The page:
A Few Words About A few words about...™ Ben-Hur -- in Blu-ray

marsnkc

Supporting Actor
Joined
Dec 22, 2006
Messages
516
Reaction score
85
Points
0
Real Name
Andrew
montrealfilmguy said:
May 15,1958
-Today we rehearsed Vidal's rewrite of the crucial scene with Messala.Indeed the crucial scene of the whole first half of the story
since it contains the seed of so much that follows.This version is much better than the script scene and Willy brought his virtues out in his usual manner
as we worked:picking,carping cutting finding a reading here and a gesture there till you're smothered by his concept,which then proves to be excellent.
We never shot this scene of Gore's nor indeed any of the attempts he made on other sequences.I stress the point because Vidal has gone extravagantly
and disdainfully (qualities,i fear,he cannot avoid ) on record about his authorship of the Ben-Hur screenplay as well as writer-director relationships
in general.As i said,he's a clever man,but not about these things.
That 'carping, cutting, finding a reading here and a gesture there' won Mr. Heston his Oscar. It's not by accident that actors under your Wylers, Leans and Kazans look uniformly good. Even the most accomplished need help, if 'only' by creating the conditions that bring out the best in them.
Regarding Mr. Vidal, if I live to be as old as Methusaleh, I'll never understand why anyone would want to claim credit for someone else's work. How can people live with themselves and enjoy a reputation that isn't entirely deserved? As Mr. Turner points out, there are parallels between the story here and that of Robert Bolt and his claim as sole author of Lawrence. However, while Mr. Bolt, according to Mr. Turner's biography of the writer, could legitimately lay claim to the bulk of the blue-print - and all of the dialog - for Lawrence, Mr. Vidal apparently has little if any claim on Ben-Hur.
(A bit late in the day, but I've just discovered the difference between Super Panavision 70 and Ultra Panavision 70, and why Ben-Hur is so much wider than Lawrence...:D). However, could someone please explain something else I've just discovered: Around the World in 80 Days was "shot twice, with cameras running at 30 and 24 fps, respectively." This last from a Wiki list of films made in 70mm.)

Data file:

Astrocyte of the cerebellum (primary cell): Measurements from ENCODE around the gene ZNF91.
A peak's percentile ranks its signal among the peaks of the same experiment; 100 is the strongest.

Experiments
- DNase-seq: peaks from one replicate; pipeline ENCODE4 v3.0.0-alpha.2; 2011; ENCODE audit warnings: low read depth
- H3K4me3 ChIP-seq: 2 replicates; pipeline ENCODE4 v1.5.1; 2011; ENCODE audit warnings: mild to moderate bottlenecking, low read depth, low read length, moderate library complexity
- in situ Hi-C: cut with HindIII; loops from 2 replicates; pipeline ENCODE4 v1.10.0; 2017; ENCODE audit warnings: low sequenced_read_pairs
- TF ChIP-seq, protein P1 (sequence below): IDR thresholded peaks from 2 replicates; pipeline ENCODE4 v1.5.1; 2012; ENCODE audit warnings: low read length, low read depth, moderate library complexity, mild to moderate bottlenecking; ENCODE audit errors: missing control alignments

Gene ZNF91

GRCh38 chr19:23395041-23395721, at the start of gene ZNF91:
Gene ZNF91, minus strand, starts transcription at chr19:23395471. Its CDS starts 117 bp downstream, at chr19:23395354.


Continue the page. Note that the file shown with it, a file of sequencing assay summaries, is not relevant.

Vincent_P

Cinematographer
Joined
Sep 13, 2003
Messages
2,050
Reaction score
442
Points
1,610
Robert Harris said:
Quote:
While the general audience may not be aware, David Lean was brought up in a Quaker family, with a Quaker education.  I don't know how much of that made its way into his work, but it may show through.  As a child, he was not permitted to go to the cinema. RAH 
Interesting. I believe famed horror filmmaker Wes Craven was also brought up as a Quaker and also forbidden to watch movies as he was growing up.Vincent
 

AdrianTurner

Banned
BANNED
Joined
Dec 5, 2007
Messages
400
Reaction score
69
Points
110
Real Name
Adrian Turner
Firstly, my thanks to those who have alluded to my book on Robert Bolt which seems to have more popularity on this forum than it ever did in the bookshops. It was never published in the States, though Amazon these days has rather cut through those sorts of barriers.
About Ben-Hur. Like so many other pictures, there was clearly a great deal of acrimony between four distinct personalities - Wyler seemed old school polite, too rich and powerful to gets his hands dirty; Christopher Fry was academic, painfully shy and, I must say, a bit embarrassed by being involved with film people; and Vidal was a grandstander, a man of letters, perhaps annoyed that he never became President and also disdainful of movie people. And then there is Mr Heston - well, there was a terrific ego going on there as well. The fifth man, Sam Zimbalist, was dead even before the chariots hit the starting gate.